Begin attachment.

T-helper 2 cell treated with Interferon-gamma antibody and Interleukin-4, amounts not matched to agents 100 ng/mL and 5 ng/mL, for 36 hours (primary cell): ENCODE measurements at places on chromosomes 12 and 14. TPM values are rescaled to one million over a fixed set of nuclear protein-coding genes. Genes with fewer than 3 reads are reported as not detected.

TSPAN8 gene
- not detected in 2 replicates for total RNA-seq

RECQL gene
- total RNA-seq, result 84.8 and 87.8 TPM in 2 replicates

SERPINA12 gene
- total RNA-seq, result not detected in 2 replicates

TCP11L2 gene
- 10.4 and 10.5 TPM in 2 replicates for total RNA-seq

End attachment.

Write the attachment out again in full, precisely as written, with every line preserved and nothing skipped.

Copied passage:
T-helper 2 cell treated with Interferon-gamma antibody and Interleukin-4, amounts not matched to agents 100 ng/mL and 5 ng/mL, for 36 hours (primary cell): ENCODE measurements at places on chromosomes 12 and 14. TPM values are rescaled to one million over a fixed set of nuclear protein-coding genes. Genes with fewer than 3 reads are reported as not detected.

TSPAN8 gene
- not detected in 2 replicates for total RNA-seq

RECQL gene
- total RNA-seq, result 84.8 and 87.8 TPM in 2 replicates

SERPINA12 gene
- total RNA-seq, result not detected in 2 replicates

TCP11L2 gene
- 10.4 and 10.5 TPM in 2 replicates for total RNA-seq